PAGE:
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1947 Threepence

George VI


The 1947 Threepence was struck by the Melbourne Mint with a total mintage of 4,176,000. It was the first year that the threepence was issued with a lower than sterling silver content. The reduction from 92.5% silver to 50% silver had occurred due to record highs in the prices of silver. In addition to reducing the profitability of minting there were fears that the value of silver contained within the threepence could become less than the face value, leading people to melt their coins down. Similar concerns had motivated the British to completely abandon silver and adopt a cupro-nickel composition for their coins.(Francis W. Hirst, 1947)

Despite the relatively low mintage compared to earlier years the 1947 threepence is still reasonably affordable and accessible across most grades. In MS65 and higher the year is more expensive than the high mintage 1944-S and 1943-D although excessively so.

The tails side of the coinThe heads side of the coinThe inscription around the inner edge of the coinA marking, usually a letter or dot that signifies which mint struck a particular coina facility that produces coinsThe number of coins struck of a particular designationFrancis W. Hirst, 1947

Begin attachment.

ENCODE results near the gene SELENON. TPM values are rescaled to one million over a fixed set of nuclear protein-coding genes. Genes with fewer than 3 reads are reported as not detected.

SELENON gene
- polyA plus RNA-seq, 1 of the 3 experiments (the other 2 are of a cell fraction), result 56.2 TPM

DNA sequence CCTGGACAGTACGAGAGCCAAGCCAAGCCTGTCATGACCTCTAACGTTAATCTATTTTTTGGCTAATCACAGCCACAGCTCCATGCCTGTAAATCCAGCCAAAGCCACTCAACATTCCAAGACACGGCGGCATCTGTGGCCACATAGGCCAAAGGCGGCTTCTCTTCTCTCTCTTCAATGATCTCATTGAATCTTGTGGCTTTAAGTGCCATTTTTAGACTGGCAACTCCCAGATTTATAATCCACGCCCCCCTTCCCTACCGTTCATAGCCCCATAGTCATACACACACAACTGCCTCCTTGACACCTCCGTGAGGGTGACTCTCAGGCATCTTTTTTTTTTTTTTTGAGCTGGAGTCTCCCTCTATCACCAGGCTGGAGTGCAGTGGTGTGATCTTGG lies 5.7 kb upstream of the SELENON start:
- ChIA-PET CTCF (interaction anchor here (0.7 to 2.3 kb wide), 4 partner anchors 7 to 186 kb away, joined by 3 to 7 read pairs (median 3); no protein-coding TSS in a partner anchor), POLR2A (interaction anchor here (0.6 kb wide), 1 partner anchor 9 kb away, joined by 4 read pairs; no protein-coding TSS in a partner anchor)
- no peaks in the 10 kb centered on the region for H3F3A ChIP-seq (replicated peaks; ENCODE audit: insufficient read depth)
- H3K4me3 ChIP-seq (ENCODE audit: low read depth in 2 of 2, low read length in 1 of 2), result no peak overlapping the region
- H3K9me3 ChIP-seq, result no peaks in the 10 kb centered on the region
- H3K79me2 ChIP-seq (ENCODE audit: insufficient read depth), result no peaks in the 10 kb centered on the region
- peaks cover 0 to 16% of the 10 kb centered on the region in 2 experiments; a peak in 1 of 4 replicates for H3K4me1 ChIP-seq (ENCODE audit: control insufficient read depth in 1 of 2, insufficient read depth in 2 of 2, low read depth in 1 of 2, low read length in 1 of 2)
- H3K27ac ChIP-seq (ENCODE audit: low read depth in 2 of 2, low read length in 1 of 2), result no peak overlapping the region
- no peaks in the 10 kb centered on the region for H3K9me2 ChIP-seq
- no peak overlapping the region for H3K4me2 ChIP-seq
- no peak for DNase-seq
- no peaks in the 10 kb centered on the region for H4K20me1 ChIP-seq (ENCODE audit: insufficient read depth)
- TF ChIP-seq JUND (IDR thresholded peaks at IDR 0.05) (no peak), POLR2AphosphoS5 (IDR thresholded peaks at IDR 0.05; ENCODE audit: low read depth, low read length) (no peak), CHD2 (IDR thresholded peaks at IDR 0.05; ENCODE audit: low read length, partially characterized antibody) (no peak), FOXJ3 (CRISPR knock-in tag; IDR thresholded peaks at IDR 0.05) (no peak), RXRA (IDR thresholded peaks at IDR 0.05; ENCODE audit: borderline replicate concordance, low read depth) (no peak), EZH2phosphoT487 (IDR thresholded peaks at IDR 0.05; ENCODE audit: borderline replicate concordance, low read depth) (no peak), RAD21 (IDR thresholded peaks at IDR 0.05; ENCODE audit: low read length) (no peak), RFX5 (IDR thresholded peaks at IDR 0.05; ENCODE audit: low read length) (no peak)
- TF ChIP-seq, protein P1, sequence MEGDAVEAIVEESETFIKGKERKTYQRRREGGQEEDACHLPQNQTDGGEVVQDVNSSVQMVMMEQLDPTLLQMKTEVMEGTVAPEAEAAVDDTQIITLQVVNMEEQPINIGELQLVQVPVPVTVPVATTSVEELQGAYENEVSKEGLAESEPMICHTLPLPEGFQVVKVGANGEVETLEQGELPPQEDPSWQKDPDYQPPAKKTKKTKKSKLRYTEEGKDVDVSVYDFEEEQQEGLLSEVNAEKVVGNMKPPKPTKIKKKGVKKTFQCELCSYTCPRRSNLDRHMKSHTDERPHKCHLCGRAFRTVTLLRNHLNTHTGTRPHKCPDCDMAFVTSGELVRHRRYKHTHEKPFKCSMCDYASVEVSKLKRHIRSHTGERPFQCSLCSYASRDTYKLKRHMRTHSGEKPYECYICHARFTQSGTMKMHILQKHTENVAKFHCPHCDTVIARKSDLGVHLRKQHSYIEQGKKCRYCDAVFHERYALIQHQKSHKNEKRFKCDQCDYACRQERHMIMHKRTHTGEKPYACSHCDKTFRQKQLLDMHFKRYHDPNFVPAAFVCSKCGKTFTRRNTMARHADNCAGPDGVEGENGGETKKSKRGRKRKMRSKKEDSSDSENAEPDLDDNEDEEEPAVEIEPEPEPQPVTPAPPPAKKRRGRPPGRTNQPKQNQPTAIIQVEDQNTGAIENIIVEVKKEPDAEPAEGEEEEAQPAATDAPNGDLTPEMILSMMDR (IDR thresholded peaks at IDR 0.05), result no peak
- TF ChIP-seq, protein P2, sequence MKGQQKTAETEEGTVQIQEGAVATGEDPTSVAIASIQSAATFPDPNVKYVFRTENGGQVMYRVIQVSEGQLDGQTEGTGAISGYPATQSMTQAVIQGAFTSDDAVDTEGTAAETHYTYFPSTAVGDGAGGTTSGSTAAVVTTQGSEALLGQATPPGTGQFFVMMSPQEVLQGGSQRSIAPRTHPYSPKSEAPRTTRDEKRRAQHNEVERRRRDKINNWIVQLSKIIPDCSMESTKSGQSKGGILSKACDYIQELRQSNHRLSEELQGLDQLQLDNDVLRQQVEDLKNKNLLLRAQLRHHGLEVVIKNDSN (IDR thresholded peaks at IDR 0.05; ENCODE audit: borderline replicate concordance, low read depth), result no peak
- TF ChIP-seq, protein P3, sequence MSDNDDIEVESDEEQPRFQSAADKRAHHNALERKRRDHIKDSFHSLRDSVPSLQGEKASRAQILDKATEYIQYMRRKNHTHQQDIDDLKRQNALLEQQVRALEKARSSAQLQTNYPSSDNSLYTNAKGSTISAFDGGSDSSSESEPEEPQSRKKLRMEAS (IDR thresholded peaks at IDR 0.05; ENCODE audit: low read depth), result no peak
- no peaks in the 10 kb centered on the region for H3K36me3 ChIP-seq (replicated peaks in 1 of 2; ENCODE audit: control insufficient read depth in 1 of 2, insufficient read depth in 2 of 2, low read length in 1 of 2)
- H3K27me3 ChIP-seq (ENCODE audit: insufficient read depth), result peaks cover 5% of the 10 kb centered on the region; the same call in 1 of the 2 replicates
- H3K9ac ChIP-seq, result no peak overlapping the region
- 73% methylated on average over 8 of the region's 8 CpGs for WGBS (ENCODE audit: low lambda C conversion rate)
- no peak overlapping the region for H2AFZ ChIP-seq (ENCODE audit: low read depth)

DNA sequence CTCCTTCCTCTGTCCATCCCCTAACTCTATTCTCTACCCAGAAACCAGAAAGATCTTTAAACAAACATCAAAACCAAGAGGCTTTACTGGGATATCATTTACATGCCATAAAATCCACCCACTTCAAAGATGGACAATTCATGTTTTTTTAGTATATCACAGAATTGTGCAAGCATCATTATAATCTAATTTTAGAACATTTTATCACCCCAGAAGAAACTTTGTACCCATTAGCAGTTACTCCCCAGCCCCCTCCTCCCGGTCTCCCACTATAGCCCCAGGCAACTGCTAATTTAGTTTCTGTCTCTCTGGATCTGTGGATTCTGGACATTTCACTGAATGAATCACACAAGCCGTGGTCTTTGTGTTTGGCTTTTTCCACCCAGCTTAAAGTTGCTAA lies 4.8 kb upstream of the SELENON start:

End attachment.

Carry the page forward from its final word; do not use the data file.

Values are in AUD and are retail price estimations based on past sales of coins certified by PCGS or NGC and as such values only related to such graded coins. Uncertified coins or coins graded by other services would likely be worth significantly less. For wholesale pricing please refer to the Red Sheet. While all attempts to ensure accurate pricing, data entry errors can occur and as such no warranty is expressed or implied as to the accuracy of any information published on this website. It is important to verify all published sales to ensure the accuracy of the pricing when making any purchase decision. Any personal information provided to us is protected by the Privacy Act 1988.